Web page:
It took two tries, three years, and more than $11 million to legalize medical cannabis in Florida.
Now comes Phase Two. Roll up your sleeves, everybody.
Florida’s Amendment 2 is one of the briefest legalization laws ever passed. It’s five pages, tip to tail. Which means there are a lot of details still to be worked out.
Here’s the important stuff. It will soon be legal in the state of Florida for a patient to possess and use medical cannabis. Please note: It’s not legal yet!
According to Florida law, approved state constitutional amendments are made effective “on the first Tuesday after the first Monday in January following the election.” Which means the new law kicks in on Tuesday, Jan. 3, 2017.
Medical cannabis will be legal in spirit after Jan. 3, but it may not be legal according to the technical letter of the law. Amendment 2 requires patients to obtain (1) a letter of certification from a physician, and (2) a valid state-issued medical marijuana ID card. And it will be months before those ID cards will be available.
Fortunately, the new law requires the Florida Department of Health to finalize its MMJ regulations by June 3, 2017. The first ID cards must be issued to patients by September 3, 2017.
What could go wrong? A lot. Florida Gov. Rick Scott and Dr. Celeste Philip, the state’s surgeon general and secretary of health, will have much to say about how the medical cannabis program will be built and introduced. The language of Amendment 2 leaves MMJ regulation in the hands of the Florida Department of Health, which Philip runs. She serves under Rick Scott, a Republican who opposed medical marijuana in 2014, but later signed two bills allowing very limited patient access to low-THC cannabis oil. Scott has remained oddly quiet about Amendment 2 this time around.
Scott may personally oppose medical cannabis, but he’s no political fool. More than TK% of his state’s voters just legalized it, and there’s little political coin to be gained by standing in their way. In fact, Scott may have learned a lesson back in March when the state senate refused to confirm his surgeon general nominee, Dr. John Armstrong. The senate’s rejection of Armstrong came in part because Armstrong’s department delayed the rollout of Florida’s limited cannabis oil program.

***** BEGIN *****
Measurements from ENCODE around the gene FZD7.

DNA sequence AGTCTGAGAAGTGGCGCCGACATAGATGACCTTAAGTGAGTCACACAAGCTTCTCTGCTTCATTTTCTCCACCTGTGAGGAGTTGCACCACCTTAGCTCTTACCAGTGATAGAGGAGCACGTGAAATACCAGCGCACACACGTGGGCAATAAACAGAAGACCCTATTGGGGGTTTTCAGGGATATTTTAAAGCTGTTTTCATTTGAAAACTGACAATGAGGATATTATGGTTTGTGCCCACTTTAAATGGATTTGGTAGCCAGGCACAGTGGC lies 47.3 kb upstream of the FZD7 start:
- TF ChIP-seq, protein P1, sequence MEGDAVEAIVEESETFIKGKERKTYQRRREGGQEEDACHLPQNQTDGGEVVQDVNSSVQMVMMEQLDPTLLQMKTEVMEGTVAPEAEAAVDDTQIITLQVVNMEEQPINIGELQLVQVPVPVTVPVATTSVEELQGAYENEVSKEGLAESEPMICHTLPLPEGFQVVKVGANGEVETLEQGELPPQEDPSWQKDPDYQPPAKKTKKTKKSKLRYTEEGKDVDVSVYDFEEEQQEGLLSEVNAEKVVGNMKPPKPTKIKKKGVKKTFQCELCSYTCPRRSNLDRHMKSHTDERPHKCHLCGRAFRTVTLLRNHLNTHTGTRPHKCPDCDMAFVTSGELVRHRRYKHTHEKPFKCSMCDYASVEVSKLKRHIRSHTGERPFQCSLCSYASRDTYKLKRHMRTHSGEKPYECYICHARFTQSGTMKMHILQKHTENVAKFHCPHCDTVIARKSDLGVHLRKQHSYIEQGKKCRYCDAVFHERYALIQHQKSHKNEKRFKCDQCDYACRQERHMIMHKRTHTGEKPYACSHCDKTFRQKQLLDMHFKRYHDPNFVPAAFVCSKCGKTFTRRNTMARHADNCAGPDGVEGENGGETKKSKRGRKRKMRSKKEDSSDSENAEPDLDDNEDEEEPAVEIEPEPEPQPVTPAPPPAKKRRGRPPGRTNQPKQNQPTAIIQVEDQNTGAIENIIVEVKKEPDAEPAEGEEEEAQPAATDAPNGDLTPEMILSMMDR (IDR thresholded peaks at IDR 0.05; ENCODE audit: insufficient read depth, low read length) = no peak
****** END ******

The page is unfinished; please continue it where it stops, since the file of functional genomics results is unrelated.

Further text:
Amendment 2 also includes provisions to defeat any delay on the state’s part. If the Health Department fails to meet its deadlines, Amendment 2 invites Florida citizens to “seek judicial relief to compel compliance” with the law.
Most states that just legalized adult-use cannabis have strict possession limits written into the new laws. But because Florida is a medical state, possession limits will be set by the Health Department according to what “could reasonably be presumed to be an adequate supply” for a given patient, “based on the best available evidence.”
The Health Department will also be in charge of issuing licenses for, and regulating, medical cannabis dispensaries. As of now, there is no guidance or regulation limiting the number of dispensaries within the state or within any given county or town. Amendment 2 also contains no provisions for license priority. The Health Department will have to decide on the criteria to be used in issuing dispensary licenses—and whether a dispensary will grow, process, and sell its own cannabis, or whether separate growing, processing, and dispensary licenses will be necessary.
There’s a lot of work to be done. And a limited amount of time to do it. Florida patients and advocates can expect to hear a lot from and about Health Secretary Celeste Philip in the coming months. She and her department officials are the people in charge now, and patient advocates will need to keep on top of the MMJ program’s evolution every step of the way.